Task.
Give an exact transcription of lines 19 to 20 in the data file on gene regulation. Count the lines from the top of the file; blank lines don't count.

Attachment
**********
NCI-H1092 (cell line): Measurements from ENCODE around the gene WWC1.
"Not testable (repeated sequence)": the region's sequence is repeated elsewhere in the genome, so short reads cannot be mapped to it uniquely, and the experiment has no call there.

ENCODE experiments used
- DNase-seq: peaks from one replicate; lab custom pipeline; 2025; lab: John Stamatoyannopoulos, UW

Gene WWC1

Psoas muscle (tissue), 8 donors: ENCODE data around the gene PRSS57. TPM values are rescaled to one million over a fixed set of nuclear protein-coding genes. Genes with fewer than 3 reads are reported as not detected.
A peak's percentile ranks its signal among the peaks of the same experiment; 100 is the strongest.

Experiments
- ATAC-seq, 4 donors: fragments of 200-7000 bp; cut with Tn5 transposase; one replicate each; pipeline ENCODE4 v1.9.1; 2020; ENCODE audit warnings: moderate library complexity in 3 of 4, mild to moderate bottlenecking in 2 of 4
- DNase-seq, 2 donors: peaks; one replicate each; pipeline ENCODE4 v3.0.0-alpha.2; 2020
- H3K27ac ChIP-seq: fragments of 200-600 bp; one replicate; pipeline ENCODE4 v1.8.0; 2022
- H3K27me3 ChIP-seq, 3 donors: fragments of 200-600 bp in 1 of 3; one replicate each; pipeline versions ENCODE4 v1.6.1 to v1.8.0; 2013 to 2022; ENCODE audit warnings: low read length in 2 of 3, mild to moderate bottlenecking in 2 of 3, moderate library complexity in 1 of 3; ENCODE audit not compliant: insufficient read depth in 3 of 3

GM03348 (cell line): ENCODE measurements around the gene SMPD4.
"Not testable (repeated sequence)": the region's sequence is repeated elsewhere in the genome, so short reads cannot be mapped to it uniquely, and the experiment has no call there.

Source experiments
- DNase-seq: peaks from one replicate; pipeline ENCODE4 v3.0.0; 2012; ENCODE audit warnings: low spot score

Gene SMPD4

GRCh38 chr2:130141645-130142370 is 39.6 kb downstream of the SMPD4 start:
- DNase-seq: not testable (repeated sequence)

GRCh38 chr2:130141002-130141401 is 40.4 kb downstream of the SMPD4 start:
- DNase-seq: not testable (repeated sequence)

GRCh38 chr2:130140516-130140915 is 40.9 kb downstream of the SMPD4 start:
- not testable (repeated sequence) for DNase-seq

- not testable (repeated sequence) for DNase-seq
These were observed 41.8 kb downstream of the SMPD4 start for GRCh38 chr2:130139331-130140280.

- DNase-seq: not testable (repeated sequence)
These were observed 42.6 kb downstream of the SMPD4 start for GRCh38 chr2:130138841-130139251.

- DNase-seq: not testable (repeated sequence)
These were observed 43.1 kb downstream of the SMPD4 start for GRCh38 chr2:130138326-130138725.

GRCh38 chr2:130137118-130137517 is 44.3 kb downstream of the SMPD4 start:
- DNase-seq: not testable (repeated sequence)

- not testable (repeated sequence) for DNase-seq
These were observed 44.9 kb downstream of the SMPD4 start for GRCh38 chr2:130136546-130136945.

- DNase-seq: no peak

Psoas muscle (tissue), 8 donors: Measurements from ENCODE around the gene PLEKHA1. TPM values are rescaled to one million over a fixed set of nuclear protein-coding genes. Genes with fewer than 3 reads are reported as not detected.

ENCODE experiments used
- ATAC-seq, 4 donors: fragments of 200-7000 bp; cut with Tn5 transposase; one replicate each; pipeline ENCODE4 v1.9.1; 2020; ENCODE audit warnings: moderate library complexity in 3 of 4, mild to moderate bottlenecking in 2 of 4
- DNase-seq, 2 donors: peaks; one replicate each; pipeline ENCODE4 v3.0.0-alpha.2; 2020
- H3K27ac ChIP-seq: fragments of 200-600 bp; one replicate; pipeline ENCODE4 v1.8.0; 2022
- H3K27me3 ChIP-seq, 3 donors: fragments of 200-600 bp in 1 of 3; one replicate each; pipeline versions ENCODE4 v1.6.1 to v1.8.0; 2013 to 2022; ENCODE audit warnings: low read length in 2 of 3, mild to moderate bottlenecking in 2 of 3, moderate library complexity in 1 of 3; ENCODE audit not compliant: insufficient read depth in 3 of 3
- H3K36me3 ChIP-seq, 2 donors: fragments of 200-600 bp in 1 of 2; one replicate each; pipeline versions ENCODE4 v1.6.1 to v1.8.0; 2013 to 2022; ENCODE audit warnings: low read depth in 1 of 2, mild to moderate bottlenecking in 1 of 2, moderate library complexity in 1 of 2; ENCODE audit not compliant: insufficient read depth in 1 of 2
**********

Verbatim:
- DNase-seq: not testable (repeated sequence)

GRCh38 chr2:130141002-130141401 is 40.4 kb downstream of the SMPD4 start: